After Murray’s introduction, the group launched into Joe Henderson’s "Recorda Me." As if to avoid obvious competition, Murray took the tenor lead with Carter sparring beneath him on baritone sax. The former soloed first and immediately turned the relaxed street game into a full court competition. The Ayler or Dolphy in Murray’s tone often gets the most critical play and he certainly expresses the sense of relentless and conversational abandon of the two Sixties masters. However, over the past decade he’s offered more Ben Webster soul and straight-ahead Illinois Jacquet shout in his tone relying less on squonk and more on a huge swaggering vibrato. His solo gurgled and screeched, but he skirted total dissonance masterfully. Carter followed showing why he’s so valuable among younger players representing the triple threat on the neglected baritone horn as well as tenor and soprano.
"Along Came Betty" came next and the Carter soprano ballad highlights the strengths and weaknesses of the young player. It offered the chance to witness the second instrument in Carter’s blazing arsenal, his playing sailing atop King’s rhythmic swirl with a continual deconstruction of the melody. Even on the small horn, Carter flexes a muscular tone with none of the feathery warbles favored by most. Yet "Along Came Betty" is really just a vehicle for such a solo flight and there’s little meat on the songbird’s bones. Juxtaposed with Murray’s "Sad Kinda Love" which followed, it was a lightweight exercise.
But then again "Sad Kinda Love" is one of Murray’s finest compositions in years with his characteristic rhythmic swings and the indelible stamp of his influences. The piece starts as a ballad for tenor bringing to mind the arching flight of Hawkins’ "Body and Soul." He attacked the opening with the same ferocity that he did in a December octet show at the Iridium, digging in, his feet wide, his horn high and his eyes lost as they rolled back in his head. Watching Murray elaborate on his ragged glory of melody is like watching Picasso paint one gets as lost in the frenzied conversation as he does. There’s an inevitability in his solo statement as if every improvised note had been written with the purpose of a Raymond Carver story.
It was understandable that Gerard Gibbs followed such exultation tentatively. But as the young organist struggled to find his way, Murray who was standing directly behind his right ear gave him an encouraging "Yeah man." It was a leader’s moment that echoed the knowing nods of Duke or the bellicose admonishments of Mingus and that few words proved the perfect footing that Gibbs needed to push off. Gibbs found the gospel in Murray’s melody and squeezed it for all it was worth offering soulful joy that a Southern Bach would have been proud of. As he was wrapping up Murray mouthed "the big horn" to Carter’s choice of baritone for his solo and the leader stepped in to catch Gibbs’ pass with a high register peel.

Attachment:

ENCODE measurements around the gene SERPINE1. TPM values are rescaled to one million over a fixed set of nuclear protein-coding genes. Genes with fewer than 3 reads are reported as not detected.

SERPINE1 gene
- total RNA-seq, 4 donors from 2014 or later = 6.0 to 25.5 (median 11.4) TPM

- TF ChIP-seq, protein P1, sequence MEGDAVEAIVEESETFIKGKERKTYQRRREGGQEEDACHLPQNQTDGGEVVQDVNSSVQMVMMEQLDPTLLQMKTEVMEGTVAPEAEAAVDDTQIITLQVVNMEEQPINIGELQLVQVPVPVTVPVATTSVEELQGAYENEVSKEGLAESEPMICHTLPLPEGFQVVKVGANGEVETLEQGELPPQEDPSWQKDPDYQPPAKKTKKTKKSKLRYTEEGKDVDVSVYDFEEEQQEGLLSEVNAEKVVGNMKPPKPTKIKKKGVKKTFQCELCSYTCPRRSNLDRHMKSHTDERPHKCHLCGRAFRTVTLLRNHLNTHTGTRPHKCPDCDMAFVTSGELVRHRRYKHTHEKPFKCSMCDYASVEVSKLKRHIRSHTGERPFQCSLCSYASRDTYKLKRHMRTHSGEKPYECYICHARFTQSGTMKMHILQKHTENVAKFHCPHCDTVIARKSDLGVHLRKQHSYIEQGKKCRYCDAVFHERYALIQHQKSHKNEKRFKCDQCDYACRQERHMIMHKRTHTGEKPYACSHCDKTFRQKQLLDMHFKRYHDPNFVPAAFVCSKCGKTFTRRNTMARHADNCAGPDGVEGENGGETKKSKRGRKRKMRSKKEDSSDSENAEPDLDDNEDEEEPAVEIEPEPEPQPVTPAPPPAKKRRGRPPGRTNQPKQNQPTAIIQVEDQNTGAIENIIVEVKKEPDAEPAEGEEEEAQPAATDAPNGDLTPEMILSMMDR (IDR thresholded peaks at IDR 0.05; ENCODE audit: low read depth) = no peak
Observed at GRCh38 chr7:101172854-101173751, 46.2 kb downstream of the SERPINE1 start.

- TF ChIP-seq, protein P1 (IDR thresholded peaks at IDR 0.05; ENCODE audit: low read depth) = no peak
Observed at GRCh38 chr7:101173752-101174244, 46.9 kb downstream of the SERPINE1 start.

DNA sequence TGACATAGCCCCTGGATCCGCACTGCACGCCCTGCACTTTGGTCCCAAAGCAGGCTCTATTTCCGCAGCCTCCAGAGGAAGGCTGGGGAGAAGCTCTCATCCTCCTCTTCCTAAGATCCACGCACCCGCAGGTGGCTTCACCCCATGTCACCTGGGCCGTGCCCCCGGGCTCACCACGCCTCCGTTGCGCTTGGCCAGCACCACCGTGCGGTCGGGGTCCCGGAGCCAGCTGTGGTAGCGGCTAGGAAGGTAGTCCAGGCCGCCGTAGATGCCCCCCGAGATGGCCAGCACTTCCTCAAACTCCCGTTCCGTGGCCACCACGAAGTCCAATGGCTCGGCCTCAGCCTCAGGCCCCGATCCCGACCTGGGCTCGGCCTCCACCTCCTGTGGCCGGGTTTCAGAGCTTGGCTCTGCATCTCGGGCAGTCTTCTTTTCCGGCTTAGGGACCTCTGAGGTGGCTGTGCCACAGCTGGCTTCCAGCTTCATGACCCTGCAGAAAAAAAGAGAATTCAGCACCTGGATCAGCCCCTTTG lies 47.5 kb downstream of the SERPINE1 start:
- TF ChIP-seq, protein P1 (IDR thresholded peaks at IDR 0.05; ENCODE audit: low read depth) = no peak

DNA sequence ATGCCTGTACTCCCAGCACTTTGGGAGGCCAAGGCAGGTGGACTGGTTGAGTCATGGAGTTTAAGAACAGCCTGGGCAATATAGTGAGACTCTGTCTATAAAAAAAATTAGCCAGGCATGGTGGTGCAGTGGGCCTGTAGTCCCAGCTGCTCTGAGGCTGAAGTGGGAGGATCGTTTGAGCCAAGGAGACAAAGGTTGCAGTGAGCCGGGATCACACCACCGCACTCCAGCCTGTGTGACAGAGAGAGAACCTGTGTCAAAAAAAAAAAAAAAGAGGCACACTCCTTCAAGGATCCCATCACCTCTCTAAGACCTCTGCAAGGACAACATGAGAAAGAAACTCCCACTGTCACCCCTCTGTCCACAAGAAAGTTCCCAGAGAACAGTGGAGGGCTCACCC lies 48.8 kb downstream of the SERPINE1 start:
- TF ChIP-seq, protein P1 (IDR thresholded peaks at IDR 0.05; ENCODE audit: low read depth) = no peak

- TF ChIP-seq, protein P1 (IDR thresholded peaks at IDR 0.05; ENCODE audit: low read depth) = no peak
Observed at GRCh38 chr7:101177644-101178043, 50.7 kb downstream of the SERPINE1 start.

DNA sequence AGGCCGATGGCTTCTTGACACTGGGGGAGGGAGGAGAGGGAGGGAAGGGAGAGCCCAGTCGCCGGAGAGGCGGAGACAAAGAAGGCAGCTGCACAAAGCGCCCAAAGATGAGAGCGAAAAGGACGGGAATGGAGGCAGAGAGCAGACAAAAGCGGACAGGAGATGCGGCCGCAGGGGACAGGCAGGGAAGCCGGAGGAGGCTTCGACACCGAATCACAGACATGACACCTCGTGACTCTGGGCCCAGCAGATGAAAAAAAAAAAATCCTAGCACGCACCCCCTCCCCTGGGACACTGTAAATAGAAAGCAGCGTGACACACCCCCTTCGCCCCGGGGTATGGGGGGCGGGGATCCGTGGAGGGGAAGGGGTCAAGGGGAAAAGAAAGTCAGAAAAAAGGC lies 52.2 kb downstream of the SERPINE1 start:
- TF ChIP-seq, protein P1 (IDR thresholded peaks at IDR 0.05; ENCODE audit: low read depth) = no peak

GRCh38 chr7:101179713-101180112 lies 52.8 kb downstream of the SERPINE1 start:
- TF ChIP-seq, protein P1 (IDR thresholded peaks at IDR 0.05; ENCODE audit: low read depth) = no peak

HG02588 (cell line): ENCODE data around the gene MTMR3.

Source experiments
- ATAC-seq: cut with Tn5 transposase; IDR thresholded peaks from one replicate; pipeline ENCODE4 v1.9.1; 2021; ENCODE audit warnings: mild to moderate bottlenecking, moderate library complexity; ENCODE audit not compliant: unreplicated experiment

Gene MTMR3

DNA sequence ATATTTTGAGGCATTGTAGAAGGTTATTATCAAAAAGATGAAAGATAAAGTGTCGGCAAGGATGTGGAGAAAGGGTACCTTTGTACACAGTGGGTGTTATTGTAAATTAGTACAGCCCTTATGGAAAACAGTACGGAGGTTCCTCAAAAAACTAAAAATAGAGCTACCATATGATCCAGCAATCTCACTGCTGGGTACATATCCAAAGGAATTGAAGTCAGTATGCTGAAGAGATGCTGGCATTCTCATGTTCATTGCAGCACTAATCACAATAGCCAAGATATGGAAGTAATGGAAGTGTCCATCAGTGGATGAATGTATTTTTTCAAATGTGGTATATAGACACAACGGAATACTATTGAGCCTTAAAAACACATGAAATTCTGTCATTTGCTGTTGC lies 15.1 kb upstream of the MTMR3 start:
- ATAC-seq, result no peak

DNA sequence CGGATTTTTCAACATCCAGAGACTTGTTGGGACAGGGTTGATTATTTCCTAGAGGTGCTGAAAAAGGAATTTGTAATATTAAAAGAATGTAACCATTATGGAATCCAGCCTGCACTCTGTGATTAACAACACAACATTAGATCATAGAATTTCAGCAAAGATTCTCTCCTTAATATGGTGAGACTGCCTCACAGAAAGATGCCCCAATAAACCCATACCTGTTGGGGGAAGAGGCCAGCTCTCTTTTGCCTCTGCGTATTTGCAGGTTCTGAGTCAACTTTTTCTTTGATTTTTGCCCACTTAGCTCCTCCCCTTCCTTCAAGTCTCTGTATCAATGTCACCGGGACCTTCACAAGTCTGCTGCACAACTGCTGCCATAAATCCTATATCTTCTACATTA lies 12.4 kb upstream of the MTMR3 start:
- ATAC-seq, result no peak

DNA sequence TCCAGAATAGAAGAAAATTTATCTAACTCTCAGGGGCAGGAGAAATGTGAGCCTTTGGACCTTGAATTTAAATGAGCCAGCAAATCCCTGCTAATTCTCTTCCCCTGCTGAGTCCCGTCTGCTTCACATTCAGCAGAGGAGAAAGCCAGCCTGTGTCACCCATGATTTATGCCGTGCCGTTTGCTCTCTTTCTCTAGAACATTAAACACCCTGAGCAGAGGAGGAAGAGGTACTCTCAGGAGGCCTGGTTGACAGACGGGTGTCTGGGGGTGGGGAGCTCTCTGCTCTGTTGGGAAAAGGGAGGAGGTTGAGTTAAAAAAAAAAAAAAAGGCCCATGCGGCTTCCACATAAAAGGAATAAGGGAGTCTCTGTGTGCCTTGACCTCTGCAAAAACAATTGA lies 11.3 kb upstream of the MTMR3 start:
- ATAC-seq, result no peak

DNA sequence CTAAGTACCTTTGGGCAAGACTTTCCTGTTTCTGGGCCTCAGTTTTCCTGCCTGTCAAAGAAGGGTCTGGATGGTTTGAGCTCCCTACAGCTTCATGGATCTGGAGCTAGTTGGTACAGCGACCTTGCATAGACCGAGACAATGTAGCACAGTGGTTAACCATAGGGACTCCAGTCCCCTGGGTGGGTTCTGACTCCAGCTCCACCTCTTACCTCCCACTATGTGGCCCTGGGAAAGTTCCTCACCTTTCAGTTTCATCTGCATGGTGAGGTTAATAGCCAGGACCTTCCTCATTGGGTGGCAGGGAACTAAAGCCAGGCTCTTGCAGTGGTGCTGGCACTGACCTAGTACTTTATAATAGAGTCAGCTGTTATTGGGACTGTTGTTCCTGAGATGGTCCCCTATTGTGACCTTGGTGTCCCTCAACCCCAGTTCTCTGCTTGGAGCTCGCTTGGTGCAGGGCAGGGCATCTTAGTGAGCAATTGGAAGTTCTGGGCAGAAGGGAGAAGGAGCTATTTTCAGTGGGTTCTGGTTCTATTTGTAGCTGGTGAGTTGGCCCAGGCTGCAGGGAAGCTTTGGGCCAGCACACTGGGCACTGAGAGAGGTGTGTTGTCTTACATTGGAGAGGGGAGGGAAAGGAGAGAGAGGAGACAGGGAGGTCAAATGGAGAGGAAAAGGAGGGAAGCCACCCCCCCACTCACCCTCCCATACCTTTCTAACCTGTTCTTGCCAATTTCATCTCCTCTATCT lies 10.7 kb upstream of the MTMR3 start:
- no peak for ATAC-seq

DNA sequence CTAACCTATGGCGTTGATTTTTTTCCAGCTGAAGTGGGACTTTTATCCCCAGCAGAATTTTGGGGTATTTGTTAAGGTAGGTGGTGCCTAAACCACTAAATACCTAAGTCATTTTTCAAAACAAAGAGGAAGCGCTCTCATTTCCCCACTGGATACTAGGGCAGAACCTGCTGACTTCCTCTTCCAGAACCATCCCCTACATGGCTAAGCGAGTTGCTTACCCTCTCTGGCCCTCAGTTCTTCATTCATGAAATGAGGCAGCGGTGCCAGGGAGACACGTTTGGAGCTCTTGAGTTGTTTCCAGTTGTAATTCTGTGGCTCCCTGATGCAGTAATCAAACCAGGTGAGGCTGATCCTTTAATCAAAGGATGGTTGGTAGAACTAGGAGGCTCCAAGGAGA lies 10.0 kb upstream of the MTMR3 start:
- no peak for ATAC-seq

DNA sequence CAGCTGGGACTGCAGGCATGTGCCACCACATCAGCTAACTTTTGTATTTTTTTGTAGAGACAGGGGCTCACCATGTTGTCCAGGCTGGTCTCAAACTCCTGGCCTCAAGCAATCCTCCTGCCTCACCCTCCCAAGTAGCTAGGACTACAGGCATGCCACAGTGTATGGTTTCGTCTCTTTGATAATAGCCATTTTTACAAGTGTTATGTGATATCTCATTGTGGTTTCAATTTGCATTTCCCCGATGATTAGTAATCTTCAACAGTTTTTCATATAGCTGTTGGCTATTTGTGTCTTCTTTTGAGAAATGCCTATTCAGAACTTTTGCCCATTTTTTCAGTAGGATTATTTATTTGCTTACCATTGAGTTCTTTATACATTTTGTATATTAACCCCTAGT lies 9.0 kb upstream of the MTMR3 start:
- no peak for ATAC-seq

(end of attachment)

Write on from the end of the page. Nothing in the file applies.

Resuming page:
As Carter, eyes closed, blazed through sixteenth note runs, Murray coached King into a samba groove. Effortlessly, Carter adjusted to the bounce, planted his feet and rode the rhythm for his finest solo of the evening. As Murray stepped in, the rhythm shifted yet again into a classic Seventies groove that coaxed the twin saxes into mutual abandon that was rousing, ecstatic improvised music.
Of course, it was obvious now that the night’s pacing had been intentional. Carter had tailored the evening’s sonic arc to a T. As the two grabbed their tenors for the final head-to-head exchange, the leader started in on a mock passionate quote of "Candy Man" (the Sammy Davis Jr. tune, not the Mississippi John Hurt number). He then launched into a fitting Kansas City style finale in the best Basie mode. Each offered a reckless solo and Gibbs contributed an innovative (if overused) mock Manhattan Transfer effect during his Roland solo. Then came the moment the audience had been waiting for as Carter and Murray traded furious fours, each listening appreciatively, igniting the each others spark, picking up on the briefest quotes and finishing the other’s musical thoughts.
The joyful swing summed up the meeting of musical minds of the leader and his mentor. Carter closed with a fitting Zen good night "Until the planets are in proper alignment again, peace and blessings." The second half of the performance was indeed that momentous.